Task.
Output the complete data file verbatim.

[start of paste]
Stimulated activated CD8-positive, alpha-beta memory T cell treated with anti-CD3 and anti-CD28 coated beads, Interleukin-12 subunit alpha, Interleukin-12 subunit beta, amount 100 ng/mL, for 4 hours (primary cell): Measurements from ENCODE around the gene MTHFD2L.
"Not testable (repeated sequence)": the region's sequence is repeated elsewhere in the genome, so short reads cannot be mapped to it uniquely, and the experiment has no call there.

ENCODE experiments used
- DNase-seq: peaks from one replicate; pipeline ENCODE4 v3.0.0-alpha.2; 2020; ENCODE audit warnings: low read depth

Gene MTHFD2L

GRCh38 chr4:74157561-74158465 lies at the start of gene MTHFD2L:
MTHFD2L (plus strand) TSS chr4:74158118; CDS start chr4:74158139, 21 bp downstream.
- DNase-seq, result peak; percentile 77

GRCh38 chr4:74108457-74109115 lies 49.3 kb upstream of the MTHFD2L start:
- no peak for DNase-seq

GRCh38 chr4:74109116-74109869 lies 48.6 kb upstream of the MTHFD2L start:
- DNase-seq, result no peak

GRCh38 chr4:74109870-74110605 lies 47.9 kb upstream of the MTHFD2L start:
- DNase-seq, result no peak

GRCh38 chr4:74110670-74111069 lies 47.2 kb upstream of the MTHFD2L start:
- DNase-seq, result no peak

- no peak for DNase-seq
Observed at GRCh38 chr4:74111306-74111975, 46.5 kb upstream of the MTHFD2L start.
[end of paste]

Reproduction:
Stimulated activated CD8-positive, alpha-beta memory T cell treated with anti-CD3 and anti-CD28 coated beads, Interleukin-12 subunit alpha, Interleukin-12 subunit beta, amount 100 ng/mL, for 4 hours (primary cell): Measurements from ENCODE around the gene MTHFD2L.
"Not testable (repeated sequence)": the region's sequence is repeated elsewhere in the genome, so short reads cannot be mapped to it uniquely, and the experiment has no call there.

ENCODE experiments used
- DNase-seq: peaks from one replicate; pipeline ENCODE4 v3.0.0-alpha.2; 2020; ENCODE audit warnings: low read depth

Gene MTHFD2L

GRCh38 chr4:74157561-74158465 lies at the start of gene MTHFD2L:
MTHFD2L (plus strand) TSS chr4:74158118; CDS start chr4:74158139, 21 bp downstream.
- DNase-seq, result peak; percentile 77

GRCh38 chr4:74108457-74109115 lies 49.3 kb upstream of the MTHFD2L start:
- no peak for DNase-seq

GRCh38 chr4:74109116-74109869 lies 48.6 kb upstream of the MTHFD2L start:
- DNase-seq, result no peak

GRCh38 chr4:74109870-74110605 lies 47.9 kb upstream of the MTHFD2L start:
- DNase-seq, result no peak

GRCh38 chr4:74110670-74111069 lies 47.2 kb upstream of the MTHFD2L start:
- DNase-seq, result no peak

- no peak for DNase-seq
Observed at GRCh38 chr4:74111306-74111975, 46.5 kb upstream of the MTHFD2L start.